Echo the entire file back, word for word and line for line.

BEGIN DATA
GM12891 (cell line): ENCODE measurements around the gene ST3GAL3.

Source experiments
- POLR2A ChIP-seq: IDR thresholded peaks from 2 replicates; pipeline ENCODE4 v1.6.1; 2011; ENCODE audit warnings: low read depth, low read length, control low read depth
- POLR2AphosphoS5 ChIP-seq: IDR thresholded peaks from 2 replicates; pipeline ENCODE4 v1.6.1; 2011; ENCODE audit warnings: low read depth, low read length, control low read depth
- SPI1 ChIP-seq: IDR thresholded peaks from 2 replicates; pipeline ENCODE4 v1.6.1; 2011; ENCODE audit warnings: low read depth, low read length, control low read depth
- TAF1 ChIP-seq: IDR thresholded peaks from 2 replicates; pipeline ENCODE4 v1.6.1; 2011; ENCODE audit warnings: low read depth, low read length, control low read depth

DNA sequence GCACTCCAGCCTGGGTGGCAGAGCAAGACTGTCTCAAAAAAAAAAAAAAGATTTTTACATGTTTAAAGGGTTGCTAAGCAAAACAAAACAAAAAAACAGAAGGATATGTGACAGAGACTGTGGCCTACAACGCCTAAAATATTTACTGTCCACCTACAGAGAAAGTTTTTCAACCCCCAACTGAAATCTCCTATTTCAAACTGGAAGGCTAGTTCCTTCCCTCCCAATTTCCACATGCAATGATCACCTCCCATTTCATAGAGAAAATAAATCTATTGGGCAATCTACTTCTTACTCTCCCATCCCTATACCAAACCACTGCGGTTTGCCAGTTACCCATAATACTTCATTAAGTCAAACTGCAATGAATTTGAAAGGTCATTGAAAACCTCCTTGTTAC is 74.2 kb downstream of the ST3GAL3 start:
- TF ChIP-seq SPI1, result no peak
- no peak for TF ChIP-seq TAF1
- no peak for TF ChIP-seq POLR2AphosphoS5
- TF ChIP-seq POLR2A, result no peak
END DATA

GM12891 (cell line): ENCODE measurements around the gene ST3GAL3.

Source experiments
- POLR2A ChIP-seq: IDR thresholded peaks from 2 replicates; pipeline ENCODE4 v1.6.1; 2011; ENCODE audit warnings: low read depth, low read length, control low read depth
- POLR2AphosphoS5 ChIP-seq: IDR thresholded peaks from 2 replicates; pipeline ENCODE4 v1.6.1; 2011; ENCODE audit warnings: low read depth, low read length, control low read depth
- SPI1 ChIP-seq: IDR thresholded peaks from 2 replicates; pipeline ENCODE4 v1.6.1; 2011; ENCODE audit warnings: low read depth, low read length, control low read depth
- TAF1 ChIP-seq: IDR thresholded peaks from 2 replicates; pipeline ENCODE4 v1.6.1; 2011; ENCODE audit warnings: low read depth, low read length, control low read depth

DNA sequence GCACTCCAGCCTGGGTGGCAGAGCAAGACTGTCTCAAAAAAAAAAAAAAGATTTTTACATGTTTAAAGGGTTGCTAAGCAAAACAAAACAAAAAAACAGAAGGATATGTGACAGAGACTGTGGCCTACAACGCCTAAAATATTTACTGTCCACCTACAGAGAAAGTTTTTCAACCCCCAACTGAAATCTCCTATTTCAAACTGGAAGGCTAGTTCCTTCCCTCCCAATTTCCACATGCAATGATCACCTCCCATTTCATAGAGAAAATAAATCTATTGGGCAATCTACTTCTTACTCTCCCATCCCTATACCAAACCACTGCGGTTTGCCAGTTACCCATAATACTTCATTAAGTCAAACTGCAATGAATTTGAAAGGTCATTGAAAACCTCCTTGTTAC is 74.2 kb downstream of the ST3GAL3 start:
- TF ChIP-seq SPI1, result no peak
- no peak for TF ChIP-seq TAF1
- no peak for TF ChIP-seq POLR2AphosphoS5
- TF ChIP-seq POLR2A, result no peak